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Revlimid Linked to Steven-Johnson Syndrome, Toxic Epidermal Necrolysis

Sep 19, 2008 | Parker Waichman LLP Revlimid, a blood cancer drug made by Celgene Corp., has been associated with Stevens-Johnson Syndrome and toxic epidermal necrolysis, serious and potentially fatal skin disorders. A spokesperson for Celgene told The Wall Street Journal that it  is likely the label for Revlimid would be updated in the future to include reports of the skin reactions.

Revlimid was the first of Celgene's new class of oral cancer drugs called IMiDs (immunomodulatory drug). IMiDs modify or regulate the functioning of the immune system.  Revlimid was approved in December 2005 to treat a bone-marrow disorder known as myelodysplastic syndromes and later approved for multiple myeloma, a type of blood cancer.

According to a newsletter posted on the Food & Drug Administration (FDA) website, the agency has received 14 reports of  Stevens-Johnson syndrome or toxic epidermal necrolysis through January 2008. The agency said it received three reports of deaths in patients with the skin conditions, though in one case the cause of death was listed as the progression of a type of blood cancer.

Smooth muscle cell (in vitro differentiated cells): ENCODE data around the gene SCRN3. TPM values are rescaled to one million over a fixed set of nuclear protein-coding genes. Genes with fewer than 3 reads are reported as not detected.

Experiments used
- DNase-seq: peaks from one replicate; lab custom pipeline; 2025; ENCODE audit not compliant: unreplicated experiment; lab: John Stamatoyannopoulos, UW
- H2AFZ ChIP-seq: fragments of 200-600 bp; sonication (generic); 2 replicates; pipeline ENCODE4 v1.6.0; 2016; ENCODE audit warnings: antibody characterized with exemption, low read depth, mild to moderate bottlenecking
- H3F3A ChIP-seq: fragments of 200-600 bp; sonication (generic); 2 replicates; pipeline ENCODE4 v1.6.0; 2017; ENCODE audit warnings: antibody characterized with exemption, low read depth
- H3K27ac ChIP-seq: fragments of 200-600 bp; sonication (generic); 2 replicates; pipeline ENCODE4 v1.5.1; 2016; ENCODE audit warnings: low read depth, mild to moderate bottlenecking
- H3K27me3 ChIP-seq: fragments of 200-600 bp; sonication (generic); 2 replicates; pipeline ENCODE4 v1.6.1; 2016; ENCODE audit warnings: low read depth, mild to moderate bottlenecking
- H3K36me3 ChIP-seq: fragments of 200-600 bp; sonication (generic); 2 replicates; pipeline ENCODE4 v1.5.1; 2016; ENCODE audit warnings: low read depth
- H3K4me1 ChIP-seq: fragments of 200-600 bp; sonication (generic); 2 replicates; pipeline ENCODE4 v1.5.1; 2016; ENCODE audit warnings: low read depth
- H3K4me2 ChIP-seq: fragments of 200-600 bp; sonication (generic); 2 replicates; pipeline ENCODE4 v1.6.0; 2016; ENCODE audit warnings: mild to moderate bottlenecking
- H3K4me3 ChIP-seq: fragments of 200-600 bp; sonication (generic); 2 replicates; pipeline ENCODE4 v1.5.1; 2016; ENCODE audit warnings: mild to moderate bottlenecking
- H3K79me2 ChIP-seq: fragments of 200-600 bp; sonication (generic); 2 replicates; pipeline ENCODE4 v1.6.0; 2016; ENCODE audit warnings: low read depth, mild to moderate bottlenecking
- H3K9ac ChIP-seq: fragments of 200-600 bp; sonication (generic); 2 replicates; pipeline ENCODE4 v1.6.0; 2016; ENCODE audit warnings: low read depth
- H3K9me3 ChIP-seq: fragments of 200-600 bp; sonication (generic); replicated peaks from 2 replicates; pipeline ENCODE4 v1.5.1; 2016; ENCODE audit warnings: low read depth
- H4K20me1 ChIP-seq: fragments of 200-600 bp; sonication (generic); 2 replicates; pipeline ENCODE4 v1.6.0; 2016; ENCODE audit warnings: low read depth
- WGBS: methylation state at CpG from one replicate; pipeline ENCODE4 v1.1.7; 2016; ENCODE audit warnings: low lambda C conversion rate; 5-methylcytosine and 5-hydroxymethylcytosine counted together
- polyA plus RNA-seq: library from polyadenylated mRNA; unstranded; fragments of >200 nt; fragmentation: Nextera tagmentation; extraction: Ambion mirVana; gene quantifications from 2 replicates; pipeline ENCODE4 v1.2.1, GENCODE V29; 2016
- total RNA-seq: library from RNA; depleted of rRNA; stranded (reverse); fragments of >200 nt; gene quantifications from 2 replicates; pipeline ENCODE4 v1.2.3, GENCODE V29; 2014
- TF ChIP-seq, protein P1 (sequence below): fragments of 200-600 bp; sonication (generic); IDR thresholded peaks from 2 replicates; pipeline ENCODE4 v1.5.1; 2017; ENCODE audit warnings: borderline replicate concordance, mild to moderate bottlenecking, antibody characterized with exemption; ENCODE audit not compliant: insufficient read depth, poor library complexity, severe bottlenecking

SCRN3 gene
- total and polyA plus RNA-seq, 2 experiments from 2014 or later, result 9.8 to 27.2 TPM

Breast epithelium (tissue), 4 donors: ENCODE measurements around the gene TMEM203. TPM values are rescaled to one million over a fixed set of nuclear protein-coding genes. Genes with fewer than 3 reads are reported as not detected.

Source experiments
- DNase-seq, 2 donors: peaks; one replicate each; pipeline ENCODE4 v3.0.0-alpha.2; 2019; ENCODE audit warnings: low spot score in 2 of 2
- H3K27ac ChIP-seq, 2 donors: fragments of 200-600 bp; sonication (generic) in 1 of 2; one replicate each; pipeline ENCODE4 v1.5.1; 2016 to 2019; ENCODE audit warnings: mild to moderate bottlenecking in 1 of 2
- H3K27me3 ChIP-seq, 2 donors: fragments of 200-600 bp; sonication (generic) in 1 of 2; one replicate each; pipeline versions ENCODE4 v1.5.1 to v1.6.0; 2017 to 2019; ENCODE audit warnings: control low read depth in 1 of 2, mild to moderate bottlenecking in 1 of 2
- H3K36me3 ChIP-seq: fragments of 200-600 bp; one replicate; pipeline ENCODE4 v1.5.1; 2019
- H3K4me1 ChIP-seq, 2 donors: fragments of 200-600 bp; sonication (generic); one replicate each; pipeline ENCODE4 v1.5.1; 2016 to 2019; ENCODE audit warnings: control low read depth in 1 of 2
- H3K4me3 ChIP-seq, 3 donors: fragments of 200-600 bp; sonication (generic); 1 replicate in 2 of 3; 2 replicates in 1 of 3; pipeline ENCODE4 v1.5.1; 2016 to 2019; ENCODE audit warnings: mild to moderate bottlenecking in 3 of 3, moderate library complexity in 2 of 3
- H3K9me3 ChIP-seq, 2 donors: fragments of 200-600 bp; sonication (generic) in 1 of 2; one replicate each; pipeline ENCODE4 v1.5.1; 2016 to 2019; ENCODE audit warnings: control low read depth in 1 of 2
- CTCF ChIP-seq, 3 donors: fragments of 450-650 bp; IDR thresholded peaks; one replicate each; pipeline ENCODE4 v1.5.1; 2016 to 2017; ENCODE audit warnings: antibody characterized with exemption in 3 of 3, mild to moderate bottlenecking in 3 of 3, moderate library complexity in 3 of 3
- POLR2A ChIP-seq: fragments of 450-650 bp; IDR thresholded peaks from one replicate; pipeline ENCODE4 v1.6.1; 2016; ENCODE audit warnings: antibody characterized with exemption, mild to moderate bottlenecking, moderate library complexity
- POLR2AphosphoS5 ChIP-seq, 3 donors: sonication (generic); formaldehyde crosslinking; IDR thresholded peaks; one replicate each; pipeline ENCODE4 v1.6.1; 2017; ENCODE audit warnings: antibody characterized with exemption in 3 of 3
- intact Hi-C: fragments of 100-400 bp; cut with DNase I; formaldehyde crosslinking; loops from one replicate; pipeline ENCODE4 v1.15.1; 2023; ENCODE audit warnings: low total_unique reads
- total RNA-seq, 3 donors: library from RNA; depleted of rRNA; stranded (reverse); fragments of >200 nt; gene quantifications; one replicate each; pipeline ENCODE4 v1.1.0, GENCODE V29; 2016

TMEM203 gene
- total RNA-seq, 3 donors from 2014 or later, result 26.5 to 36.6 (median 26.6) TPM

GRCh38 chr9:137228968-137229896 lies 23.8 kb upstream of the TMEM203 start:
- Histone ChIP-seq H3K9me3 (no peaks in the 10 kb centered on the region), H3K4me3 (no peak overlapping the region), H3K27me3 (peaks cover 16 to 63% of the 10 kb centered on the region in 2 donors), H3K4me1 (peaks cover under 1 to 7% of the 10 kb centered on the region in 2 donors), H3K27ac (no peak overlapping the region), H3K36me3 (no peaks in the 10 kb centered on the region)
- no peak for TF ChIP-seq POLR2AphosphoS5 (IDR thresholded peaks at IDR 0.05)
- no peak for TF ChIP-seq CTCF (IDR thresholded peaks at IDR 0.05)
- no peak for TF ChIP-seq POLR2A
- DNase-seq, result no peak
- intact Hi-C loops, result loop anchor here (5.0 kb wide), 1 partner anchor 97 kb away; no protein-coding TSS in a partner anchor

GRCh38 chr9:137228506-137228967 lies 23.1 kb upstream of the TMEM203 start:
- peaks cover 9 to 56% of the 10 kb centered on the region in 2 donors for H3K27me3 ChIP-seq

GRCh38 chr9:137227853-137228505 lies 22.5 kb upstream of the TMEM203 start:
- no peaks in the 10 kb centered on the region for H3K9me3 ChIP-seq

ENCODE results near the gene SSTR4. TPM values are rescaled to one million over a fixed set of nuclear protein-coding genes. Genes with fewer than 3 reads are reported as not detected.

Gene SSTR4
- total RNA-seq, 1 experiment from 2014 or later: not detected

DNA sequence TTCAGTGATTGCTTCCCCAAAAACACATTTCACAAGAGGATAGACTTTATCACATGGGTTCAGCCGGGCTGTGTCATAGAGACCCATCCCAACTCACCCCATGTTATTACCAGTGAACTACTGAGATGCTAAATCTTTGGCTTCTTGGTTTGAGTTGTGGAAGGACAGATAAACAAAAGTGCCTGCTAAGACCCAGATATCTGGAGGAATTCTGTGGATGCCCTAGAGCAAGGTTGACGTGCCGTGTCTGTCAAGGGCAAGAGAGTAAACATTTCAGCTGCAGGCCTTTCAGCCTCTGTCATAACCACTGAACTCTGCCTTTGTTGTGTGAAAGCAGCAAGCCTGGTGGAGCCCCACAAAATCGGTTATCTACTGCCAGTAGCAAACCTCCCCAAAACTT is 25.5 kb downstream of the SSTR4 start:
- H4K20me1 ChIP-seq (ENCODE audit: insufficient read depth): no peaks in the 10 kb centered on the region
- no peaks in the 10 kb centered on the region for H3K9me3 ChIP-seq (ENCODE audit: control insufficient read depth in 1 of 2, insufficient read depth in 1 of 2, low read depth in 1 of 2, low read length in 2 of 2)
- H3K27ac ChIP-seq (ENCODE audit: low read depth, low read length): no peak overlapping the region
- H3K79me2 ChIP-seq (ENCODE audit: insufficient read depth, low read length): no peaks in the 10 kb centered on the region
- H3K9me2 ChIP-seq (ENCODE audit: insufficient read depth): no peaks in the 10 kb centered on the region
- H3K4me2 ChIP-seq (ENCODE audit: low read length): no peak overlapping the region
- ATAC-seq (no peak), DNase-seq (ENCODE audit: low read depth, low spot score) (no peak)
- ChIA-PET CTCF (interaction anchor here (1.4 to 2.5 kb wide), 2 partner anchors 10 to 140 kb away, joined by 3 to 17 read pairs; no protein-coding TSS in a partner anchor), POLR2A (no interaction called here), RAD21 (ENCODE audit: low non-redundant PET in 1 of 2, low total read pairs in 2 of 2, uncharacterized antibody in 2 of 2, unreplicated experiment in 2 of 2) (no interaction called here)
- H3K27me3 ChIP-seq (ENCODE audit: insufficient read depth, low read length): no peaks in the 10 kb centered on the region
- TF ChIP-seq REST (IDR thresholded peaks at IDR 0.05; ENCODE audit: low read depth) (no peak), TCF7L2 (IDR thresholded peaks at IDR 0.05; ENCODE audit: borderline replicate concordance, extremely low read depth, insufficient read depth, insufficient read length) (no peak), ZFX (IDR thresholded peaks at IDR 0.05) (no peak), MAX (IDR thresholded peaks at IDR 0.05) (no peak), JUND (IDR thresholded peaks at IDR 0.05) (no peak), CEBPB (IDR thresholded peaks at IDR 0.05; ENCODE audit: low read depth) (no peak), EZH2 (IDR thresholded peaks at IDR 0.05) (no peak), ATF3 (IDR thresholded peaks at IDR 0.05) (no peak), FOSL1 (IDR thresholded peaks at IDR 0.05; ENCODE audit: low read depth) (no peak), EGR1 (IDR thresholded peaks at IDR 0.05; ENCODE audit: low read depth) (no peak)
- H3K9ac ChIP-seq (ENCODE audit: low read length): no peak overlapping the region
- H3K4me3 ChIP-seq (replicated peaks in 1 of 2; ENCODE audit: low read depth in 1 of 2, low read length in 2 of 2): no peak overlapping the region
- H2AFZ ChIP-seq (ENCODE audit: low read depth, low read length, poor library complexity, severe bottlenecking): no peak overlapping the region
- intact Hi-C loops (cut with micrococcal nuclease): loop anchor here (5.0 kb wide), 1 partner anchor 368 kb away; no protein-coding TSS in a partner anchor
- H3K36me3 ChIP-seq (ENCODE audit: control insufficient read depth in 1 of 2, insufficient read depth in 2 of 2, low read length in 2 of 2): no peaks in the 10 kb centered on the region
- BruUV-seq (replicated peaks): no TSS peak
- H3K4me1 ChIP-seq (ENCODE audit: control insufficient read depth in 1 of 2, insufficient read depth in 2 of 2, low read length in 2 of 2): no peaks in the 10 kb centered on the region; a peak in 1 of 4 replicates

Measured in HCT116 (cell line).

The agency said eight of the patients had reported either taking or previously being on other drugs that could have also caused the skin reactions. However, the FDA said in at least two cases it appeared that Revlimid played a role in the development of skin reactions.

Stevens-Johnson Syndrome is a hypersensitivity complex affecting the skin and the mucous membrane.  The disorder causes blistering of mucous membranes, typically in the mouth, eyes, and vagina, and patchy areas of rash.  Toxic epidermal necrolysis presents with a similar blistering of mucous membranes. However, in addition to blistering, the entire epidermis peels off in sheets from large areas of the body. Both disorders can be life threatening.

Information about Stevens-Johnson Syndrome and Toxic epidermal necrolysis is currently not included on the Revlimid label.  The FDA said doctors need to be aware of the possibility that Revlimid could cause serious skin reactions, and said the drug should be discontinued if a skin rash appears.

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